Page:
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By analyzing the speed in which it traveled through the atmosphere, astronomers propose that a meteor that hit the ground in 2014 was probably an interstellar object.
The scientists analyzed the Center for Near-Earth Object Studies’ catalog of meteor events detected by U.S. government sensors. They focused on the fastest meteors, because a high speed suggests a meteor is potentially not gravitationally bound to the sun and thus may originate from outside the solar system.
The researchers identified a meteor about 3 feet (0.9 meters) wide that was detected on Jan. 8, 2014, at an altitude of 11.6 miles (18.7 kilometers) over a point near Papua New Guinea’s Manus Island in the South Pacific. Its high speed of about 134,200 mph (216,000 km/h) and its trajectory suggested it came from outside the solar system, the scientists said. “We can use the atmosphere of the Earth as the detector for these meteors, which are too small to otherwise see,” Loeb told Space.com.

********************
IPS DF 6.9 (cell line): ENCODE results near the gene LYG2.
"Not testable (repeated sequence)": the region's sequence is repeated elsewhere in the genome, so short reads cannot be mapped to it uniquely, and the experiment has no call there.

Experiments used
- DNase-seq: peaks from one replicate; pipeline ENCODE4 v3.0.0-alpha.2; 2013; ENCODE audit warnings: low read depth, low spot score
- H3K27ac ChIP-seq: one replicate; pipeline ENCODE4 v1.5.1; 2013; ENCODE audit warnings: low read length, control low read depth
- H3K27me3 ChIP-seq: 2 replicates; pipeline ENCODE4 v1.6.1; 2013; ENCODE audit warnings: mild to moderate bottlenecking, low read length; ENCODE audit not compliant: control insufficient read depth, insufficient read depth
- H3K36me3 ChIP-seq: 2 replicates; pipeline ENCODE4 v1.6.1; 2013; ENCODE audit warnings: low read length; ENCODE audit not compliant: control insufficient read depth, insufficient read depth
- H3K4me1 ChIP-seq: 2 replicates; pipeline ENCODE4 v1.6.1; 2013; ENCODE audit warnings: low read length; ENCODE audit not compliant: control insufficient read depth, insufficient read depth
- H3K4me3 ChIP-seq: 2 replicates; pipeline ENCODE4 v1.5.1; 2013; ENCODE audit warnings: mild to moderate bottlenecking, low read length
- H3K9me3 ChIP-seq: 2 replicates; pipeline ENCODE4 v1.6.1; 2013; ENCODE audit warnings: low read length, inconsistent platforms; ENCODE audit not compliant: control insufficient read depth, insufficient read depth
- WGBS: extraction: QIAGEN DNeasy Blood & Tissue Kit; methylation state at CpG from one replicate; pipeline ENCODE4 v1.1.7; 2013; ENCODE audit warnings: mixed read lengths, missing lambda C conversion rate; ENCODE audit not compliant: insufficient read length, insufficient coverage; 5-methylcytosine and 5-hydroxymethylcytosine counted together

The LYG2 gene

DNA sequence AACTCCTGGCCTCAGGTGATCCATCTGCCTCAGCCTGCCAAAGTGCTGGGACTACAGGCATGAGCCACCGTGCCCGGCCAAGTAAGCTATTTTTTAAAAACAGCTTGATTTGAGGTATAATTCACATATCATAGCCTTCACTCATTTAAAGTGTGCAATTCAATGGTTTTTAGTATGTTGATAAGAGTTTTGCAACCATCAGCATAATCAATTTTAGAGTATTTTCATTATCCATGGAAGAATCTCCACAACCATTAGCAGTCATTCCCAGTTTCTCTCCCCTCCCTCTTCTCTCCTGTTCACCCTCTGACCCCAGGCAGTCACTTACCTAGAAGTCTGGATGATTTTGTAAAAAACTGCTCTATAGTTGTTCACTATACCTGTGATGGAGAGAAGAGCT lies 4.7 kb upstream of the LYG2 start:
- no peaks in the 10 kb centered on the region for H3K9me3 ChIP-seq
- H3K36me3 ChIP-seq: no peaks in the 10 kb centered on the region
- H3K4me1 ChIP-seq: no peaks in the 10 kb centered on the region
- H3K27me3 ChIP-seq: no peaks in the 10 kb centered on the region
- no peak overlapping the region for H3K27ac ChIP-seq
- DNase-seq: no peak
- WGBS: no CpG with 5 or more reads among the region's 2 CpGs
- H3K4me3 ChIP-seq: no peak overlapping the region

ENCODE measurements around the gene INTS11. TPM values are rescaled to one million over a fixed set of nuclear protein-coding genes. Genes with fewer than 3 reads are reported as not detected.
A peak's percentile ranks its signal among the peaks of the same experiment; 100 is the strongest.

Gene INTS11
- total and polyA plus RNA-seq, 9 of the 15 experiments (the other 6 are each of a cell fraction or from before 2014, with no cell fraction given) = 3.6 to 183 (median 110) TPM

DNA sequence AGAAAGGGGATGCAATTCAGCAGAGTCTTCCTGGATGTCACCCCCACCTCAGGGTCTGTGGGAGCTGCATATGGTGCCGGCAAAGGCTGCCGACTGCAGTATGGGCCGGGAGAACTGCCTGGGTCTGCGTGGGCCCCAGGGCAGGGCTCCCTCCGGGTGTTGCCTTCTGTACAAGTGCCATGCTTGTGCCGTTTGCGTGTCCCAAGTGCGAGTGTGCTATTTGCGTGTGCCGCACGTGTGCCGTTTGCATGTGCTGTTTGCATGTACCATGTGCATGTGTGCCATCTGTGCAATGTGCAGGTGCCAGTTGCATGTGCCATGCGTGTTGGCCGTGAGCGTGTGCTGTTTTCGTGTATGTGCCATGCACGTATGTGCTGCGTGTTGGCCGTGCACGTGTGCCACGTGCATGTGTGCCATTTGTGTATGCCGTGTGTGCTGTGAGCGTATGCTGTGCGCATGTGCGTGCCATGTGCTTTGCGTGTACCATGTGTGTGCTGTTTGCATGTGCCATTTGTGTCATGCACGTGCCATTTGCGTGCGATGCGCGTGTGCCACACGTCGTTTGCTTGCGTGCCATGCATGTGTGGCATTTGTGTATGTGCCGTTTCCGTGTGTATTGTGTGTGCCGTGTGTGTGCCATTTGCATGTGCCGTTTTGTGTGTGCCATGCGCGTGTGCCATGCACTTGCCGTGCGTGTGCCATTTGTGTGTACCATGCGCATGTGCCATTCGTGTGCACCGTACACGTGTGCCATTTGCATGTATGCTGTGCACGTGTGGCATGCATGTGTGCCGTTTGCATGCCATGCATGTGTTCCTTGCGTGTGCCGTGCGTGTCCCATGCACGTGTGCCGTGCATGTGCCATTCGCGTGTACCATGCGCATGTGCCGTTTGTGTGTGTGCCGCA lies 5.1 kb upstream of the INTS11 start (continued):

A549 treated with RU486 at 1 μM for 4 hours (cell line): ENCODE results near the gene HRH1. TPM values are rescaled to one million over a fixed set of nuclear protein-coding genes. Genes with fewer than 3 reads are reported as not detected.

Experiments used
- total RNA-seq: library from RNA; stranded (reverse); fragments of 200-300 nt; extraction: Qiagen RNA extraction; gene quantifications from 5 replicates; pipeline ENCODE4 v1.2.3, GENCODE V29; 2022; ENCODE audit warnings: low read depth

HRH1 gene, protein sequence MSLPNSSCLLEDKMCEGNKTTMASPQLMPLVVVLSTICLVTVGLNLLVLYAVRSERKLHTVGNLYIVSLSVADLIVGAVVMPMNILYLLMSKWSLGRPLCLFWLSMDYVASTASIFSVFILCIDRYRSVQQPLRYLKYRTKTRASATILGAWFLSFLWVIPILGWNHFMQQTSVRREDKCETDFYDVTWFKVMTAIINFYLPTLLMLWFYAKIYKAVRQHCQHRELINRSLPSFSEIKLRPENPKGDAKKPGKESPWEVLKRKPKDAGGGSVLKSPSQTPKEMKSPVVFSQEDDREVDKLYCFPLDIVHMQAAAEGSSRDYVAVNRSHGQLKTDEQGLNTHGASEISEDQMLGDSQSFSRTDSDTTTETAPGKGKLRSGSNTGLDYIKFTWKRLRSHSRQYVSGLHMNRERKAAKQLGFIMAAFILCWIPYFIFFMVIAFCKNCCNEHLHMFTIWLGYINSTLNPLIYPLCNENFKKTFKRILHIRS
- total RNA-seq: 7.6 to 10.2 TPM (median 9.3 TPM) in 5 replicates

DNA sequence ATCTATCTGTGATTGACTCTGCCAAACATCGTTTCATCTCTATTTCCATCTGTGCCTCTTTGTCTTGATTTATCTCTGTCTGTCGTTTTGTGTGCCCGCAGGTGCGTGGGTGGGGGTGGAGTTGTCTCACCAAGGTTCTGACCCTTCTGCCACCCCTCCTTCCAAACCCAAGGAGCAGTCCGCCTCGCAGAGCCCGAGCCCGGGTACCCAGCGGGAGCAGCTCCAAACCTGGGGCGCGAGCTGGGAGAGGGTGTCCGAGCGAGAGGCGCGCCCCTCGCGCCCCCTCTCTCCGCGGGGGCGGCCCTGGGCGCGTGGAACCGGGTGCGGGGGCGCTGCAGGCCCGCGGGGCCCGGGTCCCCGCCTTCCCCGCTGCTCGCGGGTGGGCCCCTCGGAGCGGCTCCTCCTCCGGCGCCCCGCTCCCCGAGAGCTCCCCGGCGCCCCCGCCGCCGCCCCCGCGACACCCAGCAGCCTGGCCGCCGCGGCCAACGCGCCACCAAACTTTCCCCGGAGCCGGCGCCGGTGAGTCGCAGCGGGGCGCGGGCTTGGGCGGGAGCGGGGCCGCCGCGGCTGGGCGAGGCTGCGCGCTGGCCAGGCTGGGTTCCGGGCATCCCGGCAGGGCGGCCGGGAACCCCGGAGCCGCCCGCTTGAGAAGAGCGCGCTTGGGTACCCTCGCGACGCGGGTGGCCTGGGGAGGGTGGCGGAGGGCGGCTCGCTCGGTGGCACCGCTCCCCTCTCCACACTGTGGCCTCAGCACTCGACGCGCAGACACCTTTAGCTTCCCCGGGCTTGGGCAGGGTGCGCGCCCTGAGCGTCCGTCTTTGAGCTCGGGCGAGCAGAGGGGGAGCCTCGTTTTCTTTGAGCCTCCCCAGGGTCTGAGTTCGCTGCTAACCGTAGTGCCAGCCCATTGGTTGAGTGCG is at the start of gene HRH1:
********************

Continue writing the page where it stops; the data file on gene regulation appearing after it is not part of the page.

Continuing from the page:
The meteor’s velocity suggested it received a gravitational boost during its journey, perhaps from the deep interior of a planetary system, or a star in the thick disk of the Milky Way.
To put it mildly, there are a lot of uncertainties about this conclusion. Nonetheless, their approach and hypothesis is very intriguing, and seems logical.